Private Banker International has announced the 2016 PBI Top 20 Asia-Pacific Assets Under Management (AUM) Rankings at the Private Banker International Global Wealth Summit 2016. This year’s survey shows that restructuring and M&A activity has slowed down the overall AUMs of private banks in the region.
Total AUM in Asia Pacific decreased by approximately 4.6% to USD1,461.5bn in 2015, compared to USD1,528.6bn at the end of 2014. The drop also comes in strong contrast to the 12% rise in total AUM in 2014.
The Private Banker International study, which ranked private banks by AUM for high net worth (HNW) clients with investable assets of more than USD1m, saw UBS claim the top position for the fourth year in a row as the largest private bank in the region. However, the Swiss bank only saw a 1.1% increase in AUM year-on-year to USD275bn in 2015, compared to the 11% increase in AUM to USD272bn in 2014.
There were no changes in ranking among the top four banks from the 2014 survey as Citi Private Bank (with USD210bn in AUM), Credit Suisse (USD152bn in AUM) and HSBC Private Bank (USD112bn in AUM) claimed the 2nd, 3rd, and 4th spots respectively. Citi Private Bank saw a notable 17.6% drop in AUM from 2014 to 2015 and, according To Citi, this owed primarily to the sale completion of its Japan consumer banking operations in November 2015.
There were a number of noteworthy changes across the rest of the rankings. DBS Private Bank claimed a spot among the top 5 banks in the 2016 rankings with USD79bn in AUM for HNW clients. Julius Baer, BNP Paribas Wealth Management and Morgan Stanley also moved up in the rankings, with strong results year-on-year.
On the other hand, Deutsche Bank Wealth Management fell five places in the 2016 ranking to 10th spot due to its decision to separate its wealth and asset management businesses (the 2015 ranking included asset management figures). JP Morgan Private Bank saw its AUM shirking in APAC by a hefty 28% to USD65bn in 2015 from USD90bn in 2014. It merged its private wealth management and private banking businesses, cut approximately 5% of its workforce in the region and also announced the increase of its client threshold from $5m to $10m earlier in 2016.
Private Banker International’s Editor, Meghna Mukerjee, said: “This year’s rankings show lacklustre growth in the region as several big banks’ AUMs have regionally flat lined or even decreased.
“Consolidation has been a major theme for private banks operating in APAC over the last 12 months, with EFG International taking over BSI, Deutsche Bank and UBS pulling back from their wealth management businesses in Australia, HSBC closing its private banking unit in India, and most notably, OCBC acquiring the wealth and investment management business of UK-headquartered Barclays in Singapore and Hong Kong. The regulatory environment has not been easy to navigate for these banks either.”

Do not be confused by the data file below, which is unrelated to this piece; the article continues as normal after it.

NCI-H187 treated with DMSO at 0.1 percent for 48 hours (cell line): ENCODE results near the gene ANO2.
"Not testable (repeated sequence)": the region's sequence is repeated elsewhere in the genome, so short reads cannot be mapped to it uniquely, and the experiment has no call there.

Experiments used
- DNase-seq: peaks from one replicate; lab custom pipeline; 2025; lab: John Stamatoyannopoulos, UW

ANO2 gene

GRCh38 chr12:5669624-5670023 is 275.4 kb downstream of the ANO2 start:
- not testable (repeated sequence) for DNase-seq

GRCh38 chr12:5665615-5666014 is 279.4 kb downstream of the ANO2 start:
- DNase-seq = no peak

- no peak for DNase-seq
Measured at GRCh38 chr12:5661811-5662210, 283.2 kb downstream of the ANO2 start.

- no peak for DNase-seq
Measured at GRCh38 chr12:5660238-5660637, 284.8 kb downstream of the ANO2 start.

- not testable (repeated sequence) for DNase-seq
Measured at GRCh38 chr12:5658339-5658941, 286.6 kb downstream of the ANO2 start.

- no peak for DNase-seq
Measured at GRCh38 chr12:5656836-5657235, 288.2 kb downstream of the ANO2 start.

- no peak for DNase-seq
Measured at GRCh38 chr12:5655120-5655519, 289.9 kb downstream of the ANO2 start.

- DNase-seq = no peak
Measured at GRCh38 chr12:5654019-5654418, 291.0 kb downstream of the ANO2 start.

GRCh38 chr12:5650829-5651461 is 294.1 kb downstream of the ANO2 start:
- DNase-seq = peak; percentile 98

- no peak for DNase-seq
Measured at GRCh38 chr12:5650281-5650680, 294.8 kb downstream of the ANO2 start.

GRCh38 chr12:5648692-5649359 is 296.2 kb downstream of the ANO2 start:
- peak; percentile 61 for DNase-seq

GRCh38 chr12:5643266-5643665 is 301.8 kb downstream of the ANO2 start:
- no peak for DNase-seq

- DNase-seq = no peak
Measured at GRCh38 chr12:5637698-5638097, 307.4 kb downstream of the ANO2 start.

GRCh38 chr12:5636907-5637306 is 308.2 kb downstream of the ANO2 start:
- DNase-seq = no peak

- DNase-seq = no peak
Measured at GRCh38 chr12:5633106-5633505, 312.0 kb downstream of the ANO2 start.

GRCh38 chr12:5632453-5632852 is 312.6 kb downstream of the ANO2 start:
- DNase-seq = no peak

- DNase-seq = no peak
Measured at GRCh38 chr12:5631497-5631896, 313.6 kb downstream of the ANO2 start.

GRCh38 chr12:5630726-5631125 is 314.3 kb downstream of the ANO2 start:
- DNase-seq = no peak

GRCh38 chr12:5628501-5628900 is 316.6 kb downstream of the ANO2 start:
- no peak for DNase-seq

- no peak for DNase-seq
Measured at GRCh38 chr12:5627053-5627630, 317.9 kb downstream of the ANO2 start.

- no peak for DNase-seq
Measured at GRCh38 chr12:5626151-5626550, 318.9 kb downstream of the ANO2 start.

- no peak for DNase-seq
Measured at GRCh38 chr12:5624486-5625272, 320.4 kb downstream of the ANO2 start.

Mukerjee added: “However, despite the challenges posed by consolidation and increased regulation, Private Banker International’s research reveals that the medium term prospects for private banking in Asia remain encouraging. Wealth generation is continuing in a robust way in the region providing several opportunities for private banks and wealth managers to gain increased share of wallets. Productivity, risk management and quality of service should be key focus areas for top tier banks, with more importance being placed on efficient processing and investment knowledge of front-line staff.”
Local private banks in the region continued to gain momentum in their year-on-year AUM figures, with DBS Private Bank seeing an 8.2% rise in AUM, Bank of Singapore (BoS) seeing a 7.8% rise in AUM and UOB Private Bank seeing approximately 4.6% rise in AUM. Among the foreign banks, LGT showed strong signs of growth with a 13% increase in AUM year-on-year to reach USD25bn in 2015.
Further research from Private Banker International indicates that wealth management engagement through digital channels in Asia will continue to rise significantly. The digitisation of wealth management will be a key enabler for banks to enhance their position as a trusted advisor to clients
Diversification will also continue to be a key investment theme with clients getting increasingly sophisticated and noticing the benefits of diversifying portfolios that had traditionally been dominated by stock holdings.